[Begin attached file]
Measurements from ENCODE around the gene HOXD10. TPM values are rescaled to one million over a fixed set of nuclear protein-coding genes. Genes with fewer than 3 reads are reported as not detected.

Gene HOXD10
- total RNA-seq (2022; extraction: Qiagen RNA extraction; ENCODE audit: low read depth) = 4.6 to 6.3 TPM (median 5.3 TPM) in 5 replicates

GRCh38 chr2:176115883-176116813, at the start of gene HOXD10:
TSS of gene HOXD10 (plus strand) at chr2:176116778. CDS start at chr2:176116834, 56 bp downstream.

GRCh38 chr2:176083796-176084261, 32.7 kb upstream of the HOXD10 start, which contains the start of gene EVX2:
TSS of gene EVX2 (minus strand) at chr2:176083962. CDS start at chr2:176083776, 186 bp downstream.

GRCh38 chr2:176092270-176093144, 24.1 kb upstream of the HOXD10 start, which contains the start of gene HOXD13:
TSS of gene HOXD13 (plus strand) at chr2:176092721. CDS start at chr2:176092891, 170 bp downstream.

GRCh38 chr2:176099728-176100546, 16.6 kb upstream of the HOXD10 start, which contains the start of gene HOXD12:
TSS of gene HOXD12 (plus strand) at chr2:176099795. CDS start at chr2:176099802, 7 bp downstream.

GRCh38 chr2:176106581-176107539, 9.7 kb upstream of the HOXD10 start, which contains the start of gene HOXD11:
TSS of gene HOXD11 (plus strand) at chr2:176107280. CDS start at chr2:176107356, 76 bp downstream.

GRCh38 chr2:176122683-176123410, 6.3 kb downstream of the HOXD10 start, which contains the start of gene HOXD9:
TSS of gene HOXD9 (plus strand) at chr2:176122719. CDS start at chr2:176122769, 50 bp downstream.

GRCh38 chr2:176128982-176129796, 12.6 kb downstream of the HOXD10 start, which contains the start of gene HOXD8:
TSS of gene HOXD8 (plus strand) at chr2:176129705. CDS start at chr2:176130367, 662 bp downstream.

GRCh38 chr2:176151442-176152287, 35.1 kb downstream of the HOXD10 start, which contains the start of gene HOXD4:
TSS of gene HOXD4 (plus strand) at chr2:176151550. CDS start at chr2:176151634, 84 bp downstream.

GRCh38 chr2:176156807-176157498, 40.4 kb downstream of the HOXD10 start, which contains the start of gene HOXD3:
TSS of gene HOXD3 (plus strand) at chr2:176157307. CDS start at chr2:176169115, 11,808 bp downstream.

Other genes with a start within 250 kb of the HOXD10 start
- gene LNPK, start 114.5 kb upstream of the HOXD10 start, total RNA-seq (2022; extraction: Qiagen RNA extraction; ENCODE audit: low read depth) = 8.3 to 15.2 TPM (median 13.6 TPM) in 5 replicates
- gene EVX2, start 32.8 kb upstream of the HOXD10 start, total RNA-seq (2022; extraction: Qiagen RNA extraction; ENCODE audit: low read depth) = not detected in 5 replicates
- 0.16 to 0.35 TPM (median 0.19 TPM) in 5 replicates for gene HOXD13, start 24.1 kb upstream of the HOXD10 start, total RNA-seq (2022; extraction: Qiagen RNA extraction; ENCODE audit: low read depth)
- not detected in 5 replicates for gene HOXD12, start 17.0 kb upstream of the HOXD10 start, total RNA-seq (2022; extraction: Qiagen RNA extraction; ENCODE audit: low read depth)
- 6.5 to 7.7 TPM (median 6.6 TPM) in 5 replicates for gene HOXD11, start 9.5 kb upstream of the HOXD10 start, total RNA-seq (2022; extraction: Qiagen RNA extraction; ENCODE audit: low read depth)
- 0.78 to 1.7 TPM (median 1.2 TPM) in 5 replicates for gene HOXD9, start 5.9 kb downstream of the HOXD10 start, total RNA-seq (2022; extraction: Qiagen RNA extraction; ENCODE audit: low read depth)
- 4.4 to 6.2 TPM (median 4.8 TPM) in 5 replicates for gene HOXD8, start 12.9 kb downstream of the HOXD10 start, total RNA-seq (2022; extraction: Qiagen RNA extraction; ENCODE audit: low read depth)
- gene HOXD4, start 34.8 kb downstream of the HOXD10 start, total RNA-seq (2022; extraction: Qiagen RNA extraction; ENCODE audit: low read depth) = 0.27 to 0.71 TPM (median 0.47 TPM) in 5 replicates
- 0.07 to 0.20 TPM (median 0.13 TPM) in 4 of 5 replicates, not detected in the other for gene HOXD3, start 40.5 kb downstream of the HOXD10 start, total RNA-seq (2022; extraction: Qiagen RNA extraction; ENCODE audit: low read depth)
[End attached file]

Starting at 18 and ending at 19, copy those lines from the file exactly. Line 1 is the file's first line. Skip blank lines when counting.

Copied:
GRCh38 chr2:176151442-176152287, 35.1 kb downstream of the HOXD10 start, which contains the start of gene HOXD4:
TSS of gene HOXD4 (plus strand) at chr2:176151550. CDS start at chr2:176151634, 84 bp downstream.